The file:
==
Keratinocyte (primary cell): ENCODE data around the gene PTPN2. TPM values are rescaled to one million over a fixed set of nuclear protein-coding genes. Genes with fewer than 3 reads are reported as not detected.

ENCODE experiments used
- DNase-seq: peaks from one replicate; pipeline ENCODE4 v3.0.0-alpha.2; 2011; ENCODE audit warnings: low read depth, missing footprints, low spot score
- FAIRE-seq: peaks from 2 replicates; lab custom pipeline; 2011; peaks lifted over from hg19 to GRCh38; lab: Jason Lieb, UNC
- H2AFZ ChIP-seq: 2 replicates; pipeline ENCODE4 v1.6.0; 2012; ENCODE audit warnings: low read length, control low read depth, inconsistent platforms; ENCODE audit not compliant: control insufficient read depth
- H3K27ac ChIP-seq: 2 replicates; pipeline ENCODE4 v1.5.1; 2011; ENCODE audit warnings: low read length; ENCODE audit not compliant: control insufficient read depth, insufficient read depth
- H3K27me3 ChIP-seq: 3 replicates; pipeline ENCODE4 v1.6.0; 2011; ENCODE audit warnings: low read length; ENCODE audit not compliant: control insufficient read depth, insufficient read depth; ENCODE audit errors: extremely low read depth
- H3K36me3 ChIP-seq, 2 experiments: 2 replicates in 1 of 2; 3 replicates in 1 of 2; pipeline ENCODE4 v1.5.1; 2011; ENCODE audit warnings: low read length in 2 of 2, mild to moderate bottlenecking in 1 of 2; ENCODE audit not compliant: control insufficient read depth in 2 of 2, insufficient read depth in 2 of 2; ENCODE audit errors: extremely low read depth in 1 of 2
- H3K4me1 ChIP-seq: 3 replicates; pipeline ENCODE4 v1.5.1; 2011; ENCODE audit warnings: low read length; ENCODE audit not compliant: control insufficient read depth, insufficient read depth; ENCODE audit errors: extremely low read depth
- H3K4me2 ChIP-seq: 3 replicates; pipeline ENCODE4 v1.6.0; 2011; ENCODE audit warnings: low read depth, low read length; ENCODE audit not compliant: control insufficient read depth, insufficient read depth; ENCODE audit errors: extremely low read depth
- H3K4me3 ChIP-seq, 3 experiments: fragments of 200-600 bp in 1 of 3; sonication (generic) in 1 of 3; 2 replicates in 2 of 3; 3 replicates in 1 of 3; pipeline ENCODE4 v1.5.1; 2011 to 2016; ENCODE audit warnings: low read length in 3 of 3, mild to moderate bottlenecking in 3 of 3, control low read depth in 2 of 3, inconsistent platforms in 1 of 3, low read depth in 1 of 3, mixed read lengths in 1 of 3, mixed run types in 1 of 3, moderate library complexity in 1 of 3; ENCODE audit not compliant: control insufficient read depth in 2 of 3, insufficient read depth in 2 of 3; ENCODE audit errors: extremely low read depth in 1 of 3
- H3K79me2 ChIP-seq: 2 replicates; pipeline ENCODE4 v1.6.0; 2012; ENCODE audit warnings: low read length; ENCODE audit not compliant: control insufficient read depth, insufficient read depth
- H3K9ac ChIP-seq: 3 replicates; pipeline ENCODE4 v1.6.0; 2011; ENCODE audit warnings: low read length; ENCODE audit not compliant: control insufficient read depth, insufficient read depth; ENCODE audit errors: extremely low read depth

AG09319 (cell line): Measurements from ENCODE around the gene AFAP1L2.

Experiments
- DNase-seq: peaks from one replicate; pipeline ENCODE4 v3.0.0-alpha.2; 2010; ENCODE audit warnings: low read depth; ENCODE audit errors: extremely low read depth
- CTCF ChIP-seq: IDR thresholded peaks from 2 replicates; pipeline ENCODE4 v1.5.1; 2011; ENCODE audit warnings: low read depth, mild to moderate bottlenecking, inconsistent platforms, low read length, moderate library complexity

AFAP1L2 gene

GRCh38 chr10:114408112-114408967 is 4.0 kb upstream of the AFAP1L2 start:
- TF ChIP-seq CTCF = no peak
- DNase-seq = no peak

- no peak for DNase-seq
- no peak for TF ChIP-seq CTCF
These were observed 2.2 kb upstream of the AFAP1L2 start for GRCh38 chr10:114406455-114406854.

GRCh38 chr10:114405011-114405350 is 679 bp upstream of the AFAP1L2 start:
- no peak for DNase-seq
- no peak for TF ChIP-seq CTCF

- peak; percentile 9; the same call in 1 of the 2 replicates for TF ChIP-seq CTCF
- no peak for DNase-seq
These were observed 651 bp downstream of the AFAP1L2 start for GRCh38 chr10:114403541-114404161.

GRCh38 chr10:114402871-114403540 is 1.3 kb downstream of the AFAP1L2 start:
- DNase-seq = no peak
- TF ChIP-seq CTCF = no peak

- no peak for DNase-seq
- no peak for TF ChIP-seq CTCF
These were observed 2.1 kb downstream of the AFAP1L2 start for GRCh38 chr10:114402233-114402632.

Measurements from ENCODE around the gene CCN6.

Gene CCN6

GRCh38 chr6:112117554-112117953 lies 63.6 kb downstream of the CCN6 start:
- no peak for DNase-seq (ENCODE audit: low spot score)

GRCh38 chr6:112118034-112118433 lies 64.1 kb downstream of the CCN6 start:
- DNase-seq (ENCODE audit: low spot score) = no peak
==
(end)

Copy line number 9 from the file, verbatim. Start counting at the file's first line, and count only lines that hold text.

- H3K4me1 ChIP-seq: 3 replicates; pipeline ENCODE4 v1.5.1; 2011; ENCODE audit warnings: low read length; ENCODE audit not compliant: control insufficient read depth, insufficient read depth; ENCODE audit errors: extremely low read depth